Full Citation

  • Title East Germans Making Progress
  • Author Dornberg, John
  • Publication Title New York Herald Tribune (European Edition)
  • Collection New York Herald Tribune (European Edition)
  • Date Saturday-Sunday,  March 13-14, 1965
  • Issue Number 25555
  • Page Number 10
  • Place of Publication Paris, France
  • Language English
  • Document Type Article
  • Publication Section News
  • Source Library The New York Times Company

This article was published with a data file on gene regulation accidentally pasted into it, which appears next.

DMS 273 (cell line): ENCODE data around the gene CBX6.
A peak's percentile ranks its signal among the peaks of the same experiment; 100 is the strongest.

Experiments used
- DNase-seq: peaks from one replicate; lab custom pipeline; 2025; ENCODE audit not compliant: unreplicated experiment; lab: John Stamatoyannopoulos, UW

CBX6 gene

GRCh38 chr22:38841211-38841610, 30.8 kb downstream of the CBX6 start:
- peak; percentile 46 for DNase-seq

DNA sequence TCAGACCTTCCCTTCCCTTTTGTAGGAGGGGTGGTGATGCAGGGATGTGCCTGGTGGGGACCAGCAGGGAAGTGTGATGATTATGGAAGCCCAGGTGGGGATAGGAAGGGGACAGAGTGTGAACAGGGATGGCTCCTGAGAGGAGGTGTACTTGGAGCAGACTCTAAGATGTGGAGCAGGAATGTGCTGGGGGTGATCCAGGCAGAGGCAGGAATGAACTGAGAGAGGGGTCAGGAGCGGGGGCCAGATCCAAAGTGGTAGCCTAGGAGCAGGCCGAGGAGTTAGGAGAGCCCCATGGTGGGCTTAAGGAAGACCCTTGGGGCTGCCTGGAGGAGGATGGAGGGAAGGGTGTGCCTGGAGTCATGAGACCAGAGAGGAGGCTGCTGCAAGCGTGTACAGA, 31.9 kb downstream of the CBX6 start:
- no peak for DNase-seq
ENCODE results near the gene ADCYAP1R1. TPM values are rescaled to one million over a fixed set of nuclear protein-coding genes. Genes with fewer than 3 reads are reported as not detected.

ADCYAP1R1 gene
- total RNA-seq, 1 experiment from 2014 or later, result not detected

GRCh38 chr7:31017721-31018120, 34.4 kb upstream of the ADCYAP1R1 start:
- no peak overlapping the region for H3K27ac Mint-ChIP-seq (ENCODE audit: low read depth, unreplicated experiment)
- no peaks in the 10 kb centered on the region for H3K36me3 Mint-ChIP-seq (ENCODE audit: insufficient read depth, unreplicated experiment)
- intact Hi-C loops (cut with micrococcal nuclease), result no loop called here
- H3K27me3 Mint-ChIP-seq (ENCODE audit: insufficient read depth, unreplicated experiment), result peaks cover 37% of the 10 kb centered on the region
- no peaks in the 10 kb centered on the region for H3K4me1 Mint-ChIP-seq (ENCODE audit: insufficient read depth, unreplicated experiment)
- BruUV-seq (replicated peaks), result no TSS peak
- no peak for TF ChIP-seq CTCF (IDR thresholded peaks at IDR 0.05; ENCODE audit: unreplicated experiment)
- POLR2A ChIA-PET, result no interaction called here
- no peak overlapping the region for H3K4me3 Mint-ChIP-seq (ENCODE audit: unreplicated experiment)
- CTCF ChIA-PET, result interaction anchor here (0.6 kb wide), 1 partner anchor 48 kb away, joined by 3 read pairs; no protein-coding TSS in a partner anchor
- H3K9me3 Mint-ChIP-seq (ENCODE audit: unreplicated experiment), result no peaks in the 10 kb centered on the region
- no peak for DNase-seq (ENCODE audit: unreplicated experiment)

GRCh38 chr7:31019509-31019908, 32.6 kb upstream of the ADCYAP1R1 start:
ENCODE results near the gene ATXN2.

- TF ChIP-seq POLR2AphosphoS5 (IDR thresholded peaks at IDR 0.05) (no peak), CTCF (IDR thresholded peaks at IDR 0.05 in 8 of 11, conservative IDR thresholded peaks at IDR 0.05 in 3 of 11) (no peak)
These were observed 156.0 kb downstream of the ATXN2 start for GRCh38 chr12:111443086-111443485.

Results After 18 Months? East Germans Making Progress By John Dornberg Special to the Herald Tribune LEIPZIG, East Germany, March 12.—Behind East Germany’s wall, significant changes—both in condi¬ tions and attitudes—have been tak¬ ing place. The German Democratic Repub¬ lic—in spite of itself and its lead¬ ers—has made tremendous progress in the last 18 months. The two-year period of stagna¬ tion that followed the building of the Berlin wall is over. What's more, the wall seems finally to be accomplishing what party leader Walter Ulbricht intended it for. Resigned to the knowledge that there is practically no escape, East Germans are now trying to make the best of their situation. Apathy and lethargy have largely given way to a determination to make do with the system available. The “new economic system” insti¬ tuted a year ago has given the econ¬ omy new impetus, and the results, in variety, quantity and quality of goods, are beginning to show. Yet, it is clear to all that the system, which relies on such tradi¬ tional capitalistic levers as supply, demand competition and profit in¬ centives, is a step backward from classical Communist doctrines. \ Pride in Achievement What is most striking is that a small flame of national pride and consciousness is flickering. Sub¬ jected for years to regime propa¬ ganda that told them theirs was a “workers’ paradise,” East Germans today are starting to feel that their country’s rise from the ashes of war is, indeed, an achievement of which to be proud. This was the feeling voiced, in one way or another, by many young East Germans and stated most clearly by a college girl who said, both ruefully and enviously, yet with a note of pride and defiance: “We all know life is better, eco¬ nomically, in the West. But what we have here we built with our own hands and from scratch. After all, while West Germany was get¬ ting extensive aid from the United States, we were being milked dry by the Russians.” This flicker of national pride and consciousness may never brighten the image of the regime and its leaders, most of whom are openly despised. And, as is only human, East Germans praise each other g when things are good but blame only the regime when mishaps occur. But it is interesting and signifi¬ cant to note that most young, and not a few older, East Germans, if faced with the opportunity of na¬ tional reunification now, would be reluctant to give up all aspects of their Communist economic and so¬ cial system. t y ¬ ¬ , f e ¬ , ¬ d ¬ ¬ s r f f n g t , t ¬ t r r ¬ d y d n s y , r Some Benefits “Make no mistake about it,” said a young salesman at a trade-fair exhibit, “this part of the country was always more leftist than West Germany and people here like the educational benefits and the social- security gains won under this re¬ gime. Also, I do not think they would be inclined to turn the fac¬ tories and big stores back over to their original owners.” Certainly, any assessment of what has transpired recently in the GDR must be qualified by one thing. East Germany will not stand the test of comparison with West Ger¬ many. A gray pallor hangs heavy over the country and its life—from the appearance of its cities to the clothes sold in its stores, the color of the household goods and furnish¬ ings on sale, the appearance of its magazines and newspapers, the gro¬ ceries in the stores, the appearance of even the most expensive and ex¬ clusive of its restaurant^ and even the food on the plates and the table¬ cloths on which they are served. By comparison, East Germany seems to have stood still for 30 years. Saxons and Thuringians seem to live in a physical world of yester¬ year, either because the objects of their daily lives have not been re¬ placed or because the replacements —with but rare exceptions—are de¬ signed in the style of yesterday. Copy West The rare exceptions—in furniture, appliances and clothing—are gen¬ erally copied from Western designs of a few years ago, and then slated largely for export, not domestic consumption. Export, clearly, is East Germany’s major goal these days, and the only way to fight the drastic balance-of- payments problem. Unlike West Germans, whose so¬ ciety and habits have been influ¬ enced greatly by the United States and the impetus of travel abroad, East Germans seem to have pre- g e s ¬ d f ¬ e f ¬ served the customs and habits of their provinces. The Russian influence is minimal, because it was never welcomed, and travel abroad has been a luxury de¬ nied them both by economic cir¬ cumstances and government restric¬ tions. Moreover, there is a tangible lack of freedom—not of speech or ex¬ pression, for East Germans are quite outspoken in their criticism these days—but of movement. Every¬ where one goes one needs a pass or identity card of some sort to enter. Any assessment of East Germany, however, can be made only on East German terms. Within that frame¬ work, a great deal has happened during the last year and a half. More Cars The number of automobiles has nearly doubled and is now nearing the one-million mark, which gives East Germans a per-capita motor¬ ization density one-third of West Germany’s. This is astounding in view of the fact that delivery periods are still four years and even the cheapest model costs more than a skilled worker earns in a year. And gaso¬ line costs about $1.40 per gallon. Clothing is plentiful and not too expensive, though a decade behind Western styles, colorless and poorly tailored, unless one has the money to buy clothing from France, Swit¬ zerland and West Germany and shoes from Italy at prices three times as high as in their countries of origin. In contrast to the meat and pota¬ to shortage of 18 months ago, shelves in grocery stores are laden with merchandise. Except for cer¬ tain items, food is plentiful and cheap. In fact, generally speaking, the cost of basic living is cheaper in East than West Germany, due primarily to ridiculously low rents and service costs. But for the low¬ er prices, standards are accordingly lower, too. d r y t e - e¬ y c¬ o t R e ¬ y m e r ¬ s ¬ e ¬ n ¬ y 0 m r¬ f ¬ s e¬ e, ¬ s d